Monday, January 18, 2010

Energy Backed Securities Meet Energy Efficient Mortgages

A federal program that is not getting much response could be enhanced by incoroporating the Center's proposed Energy Backed Securities (EBS) program, which operates like mortgaged back securities.

The federal government is promoting the energy-efficient mortgage (EEM), a government loan granted to borrowers who build or upgrade their homes with energy-efficient features. The problem is most consumers either don’t know about the program, which has been around since the early 1990s, or they are not taking advantage of it. The Department of Housing and Urban Development (HUD) is jumpstarting the EEM program with $50 million through a fiscal year 2010 appropriation. The Federal Housing Administration (FHA), Fannie Mae and the Department of Veterans Affairs all have some version of an energy-efficient mortgage.

How the EEM works: Borrowers add the money needed to make green upgrades, for example, $5,000 to the mortgage, even if that means they would exceed the traditional loan limit. Borrowers don’t have to qualify for the expanded loan and 100% of the cost of the improvements can be financed. The idea: Mortgage payments are a little higher, but utility bills drop more. That is the unique part of an energy-efficient mortgage vs. a regular mortgage: An EEM will count the energy savings as income to the borrower. It gives the borrower an opportunity to qualify for a slightly bigger mortgage in order to get a more energy-efficient home.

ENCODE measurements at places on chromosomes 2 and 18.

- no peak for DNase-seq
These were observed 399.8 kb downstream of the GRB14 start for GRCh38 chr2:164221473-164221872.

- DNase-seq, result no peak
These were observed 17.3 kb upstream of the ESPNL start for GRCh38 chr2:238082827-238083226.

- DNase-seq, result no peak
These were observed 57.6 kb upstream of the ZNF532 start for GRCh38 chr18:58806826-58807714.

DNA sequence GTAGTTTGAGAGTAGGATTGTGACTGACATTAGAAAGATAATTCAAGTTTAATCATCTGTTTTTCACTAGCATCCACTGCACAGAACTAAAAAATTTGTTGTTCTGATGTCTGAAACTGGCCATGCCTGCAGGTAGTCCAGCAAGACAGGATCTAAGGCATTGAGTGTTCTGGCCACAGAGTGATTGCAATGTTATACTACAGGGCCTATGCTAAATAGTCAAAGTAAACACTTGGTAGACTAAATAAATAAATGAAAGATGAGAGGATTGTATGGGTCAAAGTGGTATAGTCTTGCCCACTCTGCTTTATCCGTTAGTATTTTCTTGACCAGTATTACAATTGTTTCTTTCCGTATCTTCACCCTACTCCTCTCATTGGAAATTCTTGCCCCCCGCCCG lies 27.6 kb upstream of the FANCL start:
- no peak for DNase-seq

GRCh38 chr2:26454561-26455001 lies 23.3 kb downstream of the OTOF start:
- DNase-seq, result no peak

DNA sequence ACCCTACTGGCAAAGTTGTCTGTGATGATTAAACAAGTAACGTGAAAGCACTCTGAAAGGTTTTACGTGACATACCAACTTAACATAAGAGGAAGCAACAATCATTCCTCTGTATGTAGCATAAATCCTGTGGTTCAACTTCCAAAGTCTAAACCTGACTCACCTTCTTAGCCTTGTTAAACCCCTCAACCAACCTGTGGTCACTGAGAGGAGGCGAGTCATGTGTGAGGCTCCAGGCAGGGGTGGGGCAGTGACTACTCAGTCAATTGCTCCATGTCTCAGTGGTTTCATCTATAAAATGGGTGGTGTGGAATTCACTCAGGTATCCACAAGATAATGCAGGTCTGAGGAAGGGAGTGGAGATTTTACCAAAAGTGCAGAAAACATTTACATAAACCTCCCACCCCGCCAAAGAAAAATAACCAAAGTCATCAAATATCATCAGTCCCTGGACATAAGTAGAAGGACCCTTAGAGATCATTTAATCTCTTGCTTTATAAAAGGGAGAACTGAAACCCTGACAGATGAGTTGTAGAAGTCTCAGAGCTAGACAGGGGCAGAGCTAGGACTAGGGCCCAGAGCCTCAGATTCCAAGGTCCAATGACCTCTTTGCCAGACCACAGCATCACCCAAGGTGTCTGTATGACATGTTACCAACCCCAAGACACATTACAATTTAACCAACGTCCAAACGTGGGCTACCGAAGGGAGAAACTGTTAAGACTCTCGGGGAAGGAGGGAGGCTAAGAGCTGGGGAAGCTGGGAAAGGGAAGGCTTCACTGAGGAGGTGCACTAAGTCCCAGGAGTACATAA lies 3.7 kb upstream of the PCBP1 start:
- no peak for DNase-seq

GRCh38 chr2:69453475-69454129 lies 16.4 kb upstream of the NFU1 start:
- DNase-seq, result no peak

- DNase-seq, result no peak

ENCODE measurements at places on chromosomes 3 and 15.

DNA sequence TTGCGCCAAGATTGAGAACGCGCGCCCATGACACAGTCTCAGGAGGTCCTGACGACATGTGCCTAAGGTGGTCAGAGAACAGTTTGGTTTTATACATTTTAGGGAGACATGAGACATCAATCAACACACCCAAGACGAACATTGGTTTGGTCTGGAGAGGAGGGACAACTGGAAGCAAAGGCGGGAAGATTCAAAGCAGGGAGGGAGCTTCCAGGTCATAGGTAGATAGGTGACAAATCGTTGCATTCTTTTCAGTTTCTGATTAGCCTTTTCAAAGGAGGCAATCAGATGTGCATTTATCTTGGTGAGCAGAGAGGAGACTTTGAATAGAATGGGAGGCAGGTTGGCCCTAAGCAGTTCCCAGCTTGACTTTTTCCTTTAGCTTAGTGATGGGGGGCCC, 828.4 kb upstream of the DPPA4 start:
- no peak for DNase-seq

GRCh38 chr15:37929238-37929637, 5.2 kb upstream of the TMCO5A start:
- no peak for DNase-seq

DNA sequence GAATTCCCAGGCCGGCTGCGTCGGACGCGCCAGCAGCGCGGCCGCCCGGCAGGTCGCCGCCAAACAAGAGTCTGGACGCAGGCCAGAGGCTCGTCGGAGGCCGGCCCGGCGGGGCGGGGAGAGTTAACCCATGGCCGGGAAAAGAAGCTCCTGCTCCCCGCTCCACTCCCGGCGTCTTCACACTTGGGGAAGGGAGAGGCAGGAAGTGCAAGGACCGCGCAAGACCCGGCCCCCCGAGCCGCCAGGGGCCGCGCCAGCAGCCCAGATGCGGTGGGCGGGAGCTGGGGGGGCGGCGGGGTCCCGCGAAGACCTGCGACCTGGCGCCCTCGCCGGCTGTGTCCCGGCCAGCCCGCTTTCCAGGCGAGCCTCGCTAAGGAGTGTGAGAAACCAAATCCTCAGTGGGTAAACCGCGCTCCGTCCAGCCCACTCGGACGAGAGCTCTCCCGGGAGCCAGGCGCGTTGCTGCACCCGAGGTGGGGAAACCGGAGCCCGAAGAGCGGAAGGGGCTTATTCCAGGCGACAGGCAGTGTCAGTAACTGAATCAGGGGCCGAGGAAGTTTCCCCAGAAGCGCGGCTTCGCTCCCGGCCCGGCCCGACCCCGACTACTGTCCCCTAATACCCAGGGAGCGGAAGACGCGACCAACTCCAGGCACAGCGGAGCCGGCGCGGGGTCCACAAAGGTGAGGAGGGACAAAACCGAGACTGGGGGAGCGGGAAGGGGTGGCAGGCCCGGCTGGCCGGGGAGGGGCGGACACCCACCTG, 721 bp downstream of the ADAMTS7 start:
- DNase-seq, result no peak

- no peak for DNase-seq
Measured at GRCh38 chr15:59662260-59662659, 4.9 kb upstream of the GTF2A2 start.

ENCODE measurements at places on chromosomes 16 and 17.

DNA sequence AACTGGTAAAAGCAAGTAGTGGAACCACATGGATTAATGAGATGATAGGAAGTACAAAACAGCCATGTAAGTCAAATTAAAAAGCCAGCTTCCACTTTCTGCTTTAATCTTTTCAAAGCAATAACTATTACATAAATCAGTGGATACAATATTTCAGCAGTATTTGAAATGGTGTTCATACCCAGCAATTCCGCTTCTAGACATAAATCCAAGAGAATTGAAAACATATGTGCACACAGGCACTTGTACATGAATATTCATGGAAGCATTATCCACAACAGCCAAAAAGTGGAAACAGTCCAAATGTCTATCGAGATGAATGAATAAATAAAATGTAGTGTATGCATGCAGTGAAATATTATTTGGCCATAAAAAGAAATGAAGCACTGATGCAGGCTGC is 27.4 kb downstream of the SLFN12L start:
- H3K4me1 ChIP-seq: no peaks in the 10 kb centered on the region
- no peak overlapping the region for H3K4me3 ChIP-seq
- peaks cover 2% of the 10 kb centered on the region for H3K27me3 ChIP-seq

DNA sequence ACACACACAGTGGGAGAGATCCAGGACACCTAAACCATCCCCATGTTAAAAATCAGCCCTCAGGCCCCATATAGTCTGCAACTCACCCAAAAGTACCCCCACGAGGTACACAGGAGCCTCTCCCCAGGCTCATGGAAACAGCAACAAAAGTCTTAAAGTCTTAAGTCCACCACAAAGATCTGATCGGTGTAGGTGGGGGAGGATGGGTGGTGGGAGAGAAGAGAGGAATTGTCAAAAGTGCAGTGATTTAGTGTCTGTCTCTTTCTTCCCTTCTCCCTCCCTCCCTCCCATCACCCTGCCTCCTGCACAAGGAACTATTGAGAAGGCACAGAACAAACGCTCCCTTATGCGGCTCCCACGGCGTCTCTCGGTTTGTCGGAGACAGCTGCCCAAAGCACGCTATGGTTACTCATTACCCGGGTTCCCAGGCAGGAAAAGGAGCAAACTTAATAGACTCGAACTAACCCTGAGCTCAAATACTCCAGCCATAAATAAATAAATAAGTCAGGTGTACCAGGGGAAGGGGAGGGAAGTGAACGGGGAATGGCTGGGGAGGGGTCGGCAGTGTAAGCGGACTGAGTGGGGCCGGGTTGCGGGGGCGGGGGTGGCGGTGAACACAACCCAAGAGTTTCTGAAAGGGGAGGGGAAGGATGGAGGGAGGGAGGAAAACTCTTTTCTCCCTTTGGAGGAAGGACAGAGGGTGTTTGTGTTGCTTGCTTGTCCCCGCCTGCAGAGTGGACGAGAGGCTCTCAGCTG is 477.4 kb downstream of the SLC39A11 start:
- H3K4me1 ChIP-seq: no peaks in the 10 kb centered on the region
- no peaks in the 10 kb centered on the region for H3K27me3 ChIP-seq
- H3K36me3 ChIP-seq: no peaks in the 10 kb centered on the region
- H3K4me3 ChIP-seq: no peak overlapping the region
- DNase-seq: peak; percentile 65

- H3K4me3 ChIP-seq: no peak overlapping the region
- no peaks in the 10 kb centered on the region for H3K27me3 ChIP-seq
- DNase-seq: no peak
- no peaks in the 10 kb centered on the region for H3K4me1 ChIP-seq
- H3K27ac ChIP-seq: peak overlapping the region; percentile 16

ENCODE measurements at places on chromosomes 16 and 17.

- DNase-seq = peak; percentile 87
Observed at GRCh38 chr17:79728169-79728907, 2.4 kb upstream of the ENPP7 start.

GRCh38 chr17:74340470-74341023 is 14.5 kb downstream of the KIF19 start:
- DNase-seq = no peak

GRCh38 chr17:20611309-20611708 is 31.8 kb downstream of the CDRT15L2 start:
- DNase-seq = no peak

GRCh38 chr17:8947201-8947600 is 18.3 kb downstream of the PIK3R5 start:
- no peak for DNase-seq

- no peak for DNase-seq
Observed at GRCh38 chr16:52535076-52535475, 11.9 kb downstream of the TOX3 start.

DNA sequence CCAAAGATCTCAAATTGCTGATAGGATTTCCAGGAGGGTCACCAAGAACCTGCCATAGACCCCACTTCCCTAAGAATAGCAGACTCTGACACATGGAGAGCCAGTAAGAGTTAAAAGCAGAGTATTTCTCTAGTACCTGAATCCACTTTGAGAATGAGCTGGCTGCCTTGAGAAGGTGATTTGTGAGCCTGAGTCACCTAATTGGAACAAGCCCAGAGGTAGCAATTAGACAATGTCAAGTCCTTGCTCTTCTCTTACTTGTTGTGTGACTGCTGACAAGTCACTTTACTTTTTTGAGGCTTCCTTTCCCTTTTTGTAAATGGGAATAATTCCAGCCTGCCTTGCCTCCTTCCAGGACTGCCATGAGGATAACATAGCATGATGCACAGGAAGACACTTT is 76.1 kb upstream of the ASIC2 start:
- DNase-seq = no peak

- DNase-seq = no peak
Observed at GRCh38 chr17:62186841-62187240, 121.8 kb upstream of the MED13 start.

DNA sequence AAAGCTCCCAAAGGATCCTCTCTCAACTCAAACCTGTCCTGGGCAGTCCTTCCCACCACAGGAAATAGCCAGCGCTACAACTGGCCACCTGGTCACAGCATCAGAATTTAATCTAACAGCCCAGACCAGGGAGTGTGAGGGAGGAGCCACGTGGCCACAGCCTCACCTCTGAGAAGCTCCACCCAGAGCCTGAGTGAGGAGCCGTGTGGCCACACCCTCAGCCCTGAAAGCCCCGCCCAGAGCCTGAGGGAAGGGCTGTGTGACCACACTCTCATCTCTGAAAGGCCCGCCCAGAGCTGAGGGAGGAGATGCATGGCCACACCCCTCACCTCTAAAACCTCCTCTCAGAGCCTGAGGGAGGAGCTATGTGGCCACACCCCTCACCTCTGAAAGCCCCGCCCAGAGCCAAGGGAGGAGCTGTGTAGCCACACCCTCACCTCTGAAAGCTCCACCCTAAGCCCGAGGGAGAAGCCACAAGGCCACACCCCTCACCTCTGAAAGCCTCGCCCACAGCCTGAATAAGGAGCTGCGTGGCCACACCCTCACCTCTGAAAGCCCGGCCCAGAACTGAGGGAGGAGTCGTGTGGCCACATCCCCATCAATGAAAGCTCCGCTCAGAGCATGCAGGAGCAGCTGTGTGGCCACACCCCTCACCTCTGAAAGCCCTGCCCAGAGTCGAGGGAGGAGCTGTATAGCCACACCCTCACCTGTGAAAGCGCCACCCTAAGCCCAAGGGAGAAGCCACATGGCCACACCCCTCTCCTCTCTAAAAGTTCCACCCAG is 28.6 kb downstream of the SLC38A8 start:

The borrower needs to get an energy rating of the house, which is a comprehensive assessment of the home’s energy use. It considers everything from the types of windows and insulation the house has to the major appliances, including the heating and cooling systems and the building structure itself. The main method of evaluating homes is the called the Home Energy Rating System (HERS), and it must be performed by a certified HERS rater. The rating calculates the energy savings on an annual basis and net present value of savings. Getting a home energy audit by a certified HERS auditor costs anywhere from $300 to $500. Some local utilities and state energy offices offer incentive programs that help pay for a HERS rating on behalf of the borrower. The audit is a cost that “might discourage borrowers” from actually obtaining an energy-efficient mortgage.

Savings are counted as income to the borrower – enabling them to stretch their debt-to-income ratio, a key factor lenders take into consideration before approving a mortgage. The improvements can be included in a mortgage only if their total cost is less than the total dollar value of the energy that will be saved during their life, according to HUD. (WSJ, 1/18/10,

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